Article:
The president of the University of South Florida, Judy Genshaft, on Tuesday fired the head of the university's Polytechnic branch campus, the Associated Press reported. The dismissal comes amid an escalating dispute over the branch. Its supporters want it to become independent -- a move opposed by Genshaft. Others have said that construction costs at the new campus are too high.
Higher Education Quick Takes
The American Bar Association has denied provisional accreditation to the new law school at Lincoln Memorial University, The Knoxville News Sentinel reported. Tennessee permits people who are graduates of law schools that are not ABA accredited to sit for the state's bar exam, but lack of ABA accreditation may be more important for those who plan to work in other states. Officials at the law school are considering an appeal.
Western Washington University has fired its admissions director over practices she says were widely known for years and in place at other parts of the university, The Bellingham Herald reported. Karen Copetas, admissions director for more than 20 years, was found to have used scholarship money to pay students who work in her office, including at least four students who did not have legal status to reside in the United States. She says other departments at the university do the same thing and that senior officials know this -- statements that the university denies.
Leighton Andrews, the minister of education for Wales, is calling for the merger of three Welsh universities -- University of Glamorgan, Cardiff Metropolitan University and University of Wales, Newport -- Times Higher Education reported. Cardiff Metropolitan has already rejected the idea. Andrews said that a merged institution would have "real critical mass."
Rebuffing a request by Governor Rick Scott, a Republican, the board of Florida A&M University decided Monday not to suspend James Ammons as president, The Miami Herald reported. The governor has pushed for the suspension amid an investigation into hazing in the university's marching band, hazing that has led to several arrests in recent weeks and that has been blamed in the death of a student. The board has already reprimanded Ammons, but resisted the governor's request. “We will stand firm against outside influence regardless of how well intended,” said the board chair, Solomon Badger.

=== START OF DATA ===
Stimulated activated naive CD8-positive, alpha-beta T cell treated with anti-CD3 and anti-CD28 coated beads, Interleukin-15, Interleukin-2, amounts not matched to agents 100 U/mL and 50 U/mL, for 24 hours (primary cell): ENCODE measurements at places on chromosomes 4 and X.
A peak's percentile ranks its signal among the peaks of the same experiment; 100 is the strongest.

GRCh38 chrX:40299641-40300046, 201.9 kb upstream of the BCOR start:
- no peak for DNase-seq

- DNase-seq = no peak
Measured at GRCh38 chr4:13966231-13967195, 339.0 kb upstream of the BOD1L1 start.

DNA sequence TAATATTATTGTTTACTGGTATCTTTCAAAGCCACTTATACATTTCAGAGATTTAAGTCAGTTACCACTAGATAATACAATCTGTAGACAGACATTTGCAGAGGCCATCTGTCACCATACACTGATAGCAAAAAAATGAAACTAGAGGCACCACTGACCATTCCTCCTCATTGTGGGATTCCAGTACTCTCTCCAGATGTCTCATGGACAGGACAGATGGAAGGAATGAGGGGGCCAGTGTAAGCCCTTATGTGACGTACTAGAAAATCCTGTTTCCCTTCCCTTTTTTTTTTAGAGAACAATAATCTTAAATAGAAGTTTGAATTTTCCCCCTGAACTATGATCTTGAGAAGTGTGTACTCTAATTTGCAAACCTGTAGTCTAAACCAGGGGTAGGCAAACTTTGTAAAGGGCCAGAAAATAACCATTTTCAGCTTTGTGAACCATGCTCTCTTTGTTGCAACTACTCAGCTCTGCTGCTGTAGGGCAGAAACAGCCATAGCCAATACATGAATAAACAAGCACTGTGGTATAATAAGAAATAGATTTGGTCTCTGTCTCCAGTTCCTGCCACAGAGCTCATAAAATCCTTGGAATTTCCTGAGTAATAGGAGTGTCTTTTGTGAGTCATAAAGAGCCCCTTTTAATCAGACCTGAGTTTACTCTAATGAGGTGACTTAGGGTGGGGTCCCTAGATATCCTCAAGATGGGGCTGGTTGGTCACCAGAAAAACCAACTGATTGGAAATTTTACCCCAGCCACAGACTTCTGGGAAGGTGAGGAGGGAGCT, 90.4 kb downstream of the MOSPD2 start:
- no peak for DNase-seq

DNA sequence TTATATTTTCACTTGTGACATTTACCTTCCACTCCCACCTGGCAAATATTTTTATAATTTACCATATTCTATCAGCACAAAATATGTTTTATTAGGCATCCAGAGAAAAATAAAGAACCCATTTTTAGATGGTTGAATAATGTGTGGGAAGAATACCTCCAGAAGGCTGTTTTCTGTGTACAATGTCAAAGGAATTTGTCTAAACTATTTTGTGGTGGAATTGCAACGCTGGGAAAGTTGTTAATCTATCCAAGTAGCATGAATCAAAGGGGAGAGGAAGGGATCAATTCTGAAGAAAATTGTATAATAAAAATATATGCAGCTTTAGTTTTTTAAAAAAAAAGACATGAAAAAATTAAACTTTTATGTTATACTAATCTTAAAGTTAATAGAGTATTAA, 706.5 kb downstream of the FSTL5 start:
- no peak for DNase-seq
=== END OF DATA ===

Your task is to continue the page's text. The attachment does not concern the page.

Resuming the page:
The University of Cambridge and the University of Hong Kong have teamed up to recruit top students from China, Times Higher Education reported. Students will be recruited to the University of Hong Kong with the promise that the best among them, after a successful year there, will be offered a spot at Cambridge.
The National Association for College Admission Counseling has named the members of a panel studying the use of agents -- paid in part on commission -- to recruit international students. The practice has been deeply controversial within the association, and its leaders hope the panel can point to principles that can guide colleges. The panel includes some college admissions leaders whose colleges use the agents, and others who do not. NACAC officials said that they wanted a range of views represented on the committee.
Indian lawmakers are considering another round of changes in legislation -- closely watched by universities in the United States and other countries -- that would allow non-Indian universities to open degree-granting campuses in India, Indian Express reported. Some of the changes would make it easier for prominent institutions, by allowing those deemed "reputed" to bypass some of the regulatory processes being created. Other changes may be challenging for some institutions' plans. For example, one change would require Indian officials to make sure that the addition of foreign institutions does not exacerbate inequities between rural and urban areas, given the concentration of universities today in urban areas. Many foreign institutions are likely to want to be in urban areas as well, but the bill would encourage the government to give preference to institutions locating in rural, less developed parts of the country.